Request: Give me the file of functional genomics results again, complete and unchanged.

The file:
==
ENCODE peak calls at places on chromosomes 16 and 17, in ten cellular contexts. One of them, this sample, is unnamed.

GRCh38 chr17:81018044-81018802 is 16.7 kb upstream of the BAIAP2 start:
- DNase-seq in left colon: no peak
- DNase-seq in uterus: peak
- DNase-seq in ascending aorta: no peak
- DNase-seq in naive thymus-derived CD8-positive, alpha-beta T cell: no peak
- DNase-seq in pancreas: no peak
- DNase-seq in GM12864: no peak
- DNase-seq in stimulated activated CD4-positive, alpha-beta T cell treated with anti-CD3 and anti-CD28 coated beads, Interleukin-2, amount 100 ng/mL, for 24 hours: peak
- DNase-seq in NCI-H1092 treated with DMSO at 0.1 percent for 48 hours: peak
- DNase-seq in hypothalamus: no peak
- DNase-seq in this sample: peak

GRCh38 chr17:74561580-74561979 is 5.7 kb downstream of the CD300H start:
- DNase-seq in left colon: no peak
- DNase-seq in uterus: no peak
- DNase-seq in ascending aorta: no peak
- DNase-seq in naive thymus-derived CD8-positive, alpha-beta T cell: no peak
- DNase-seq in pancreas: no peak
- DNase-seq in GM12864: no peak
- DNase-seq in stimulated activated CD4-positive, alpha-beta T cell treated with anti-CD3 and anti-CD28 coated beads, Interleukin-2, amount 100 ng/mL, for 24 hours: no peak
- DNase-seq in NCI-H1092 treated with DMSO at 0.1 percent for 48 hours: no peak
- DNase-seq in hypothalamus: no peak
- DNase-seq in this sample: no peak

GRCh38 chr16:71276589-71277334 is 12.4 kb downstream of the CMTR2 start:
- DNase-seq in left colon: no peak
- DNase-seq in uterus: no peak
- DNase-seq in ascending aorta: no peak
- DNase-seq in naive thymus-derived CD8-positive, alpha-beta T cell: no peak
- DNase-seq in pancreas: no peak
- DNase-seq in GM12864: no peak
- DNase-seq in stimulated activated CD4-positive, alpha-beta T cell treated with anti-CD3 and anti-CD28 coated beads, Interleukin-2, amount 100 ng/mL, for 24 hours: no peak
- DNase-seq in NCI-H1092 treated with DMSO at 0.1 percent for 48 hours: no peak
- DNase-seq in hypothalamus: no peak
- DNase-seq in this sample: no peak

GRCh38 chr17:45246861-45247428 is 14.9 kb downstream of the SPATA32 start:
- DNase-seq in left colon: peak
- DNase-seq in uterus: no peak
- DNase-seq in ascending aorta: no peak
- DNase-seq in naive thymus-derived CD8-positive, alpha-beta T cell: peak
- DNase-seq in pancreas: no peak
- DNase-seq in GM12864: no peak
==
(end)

ENCODE peak calls at places on chromosomes 16 and 17, in ten cellular contexts. One of them, this sample, is unnamed.

GRCh38 chr17:81018044-81018802 is 16.7 kb upstream of the BAIAP2 start:
- DNase-seq in left colon: no peak
- DNase-seq in uterus: peak
- DNase-seq in ascending aorta: no peak
- DNase-seq in naive thymus-derived CD8-positive, alpha-beta T cell: no peak
- DNase-seq in pancreas: no peak
- DNase-seq in GM12864: no peak
- DNase-seq in stimulated activated CD4-positive, alpha-beta T cell treated with anti-CD3 and anti-CD28 coated beads, Interleukin-2, amount 100 ng/mL, for 24 hours: peak
- DNase-seq in NCI-H1092 treated with DMSO at 0.1 percent for 48 hours: peak
- DNase-seq in hypothalamus: no peak
- DNase-seq in this sample: peak

GRCh38 chr17:74561580-74561979 is 5.7 kb downstream of the CD300H start:
- DNase-seq in left colon: no peak
- DNase-seq in uterus: no peak
- DNase-seq in ascending aorta: no peak
- DNase-seq in naive thymus-derived CD8-positive, alpha-beta T cell: no peak
- DNase-seq in pancreas: no peak
- DNase-seq in GM12864: no peak
- DNase-seq in stimulated activated CD4-positive, alpha-beta T cell treated with anti-CD3 and anti-CD28 coated beads, Interleukin-2, amount 100 ng/mL, for 24 hours: no peak
- DNase-seq in NCI-H1092 treated with DMSO at 0.1 percent for 48 hours: no peak
- DNase-seq in hypothalamus: no peak
- DNase-seq in this sample: no peak

GRCh38 chr16:71276589-71277334 is 12.4 kb downstream of the CMTR2 start:
- DNase-seq in left colon: no peak
- DNase-seq in uterus: no peak
- DNase-seq in ascending aorta: no peak
- DNase-seq in naive thymus-derived CD8-positive, alpha-beta T cell: no peak
- DNase-seq in pancreas: no peak
- DNase-seq in GM12864: no peak
- DNase-seq in stimulated activated CD4-positive, alpha-beta T cell treated with anti-CD3 and anti-CD28 coated beads, Interleukin-2, amount 100 ng/mL, for 24 hours: no peak
- DNase-seq in NCI-H1092 treated with DMSO at 0.1 percent for 48 hours: no peak
- DNase-seq in hypothalamus: no peak
- DNase-seq in this sample: no peak

GRCh38 chr17:45246861-45247428 is 14.9 kb downstream of the SPATA32 start:
- DNase-seq in left colon: peak
- DNase-seq in uterus: no peak
- DNase-seq in ascending aorta: no peak
- DNase-seq in naive thymus-derived CD8-positive, alpha-beta T cell: peak
- DNase-seq in pancreas: no peak
- DNase-seq in GM12864: no peak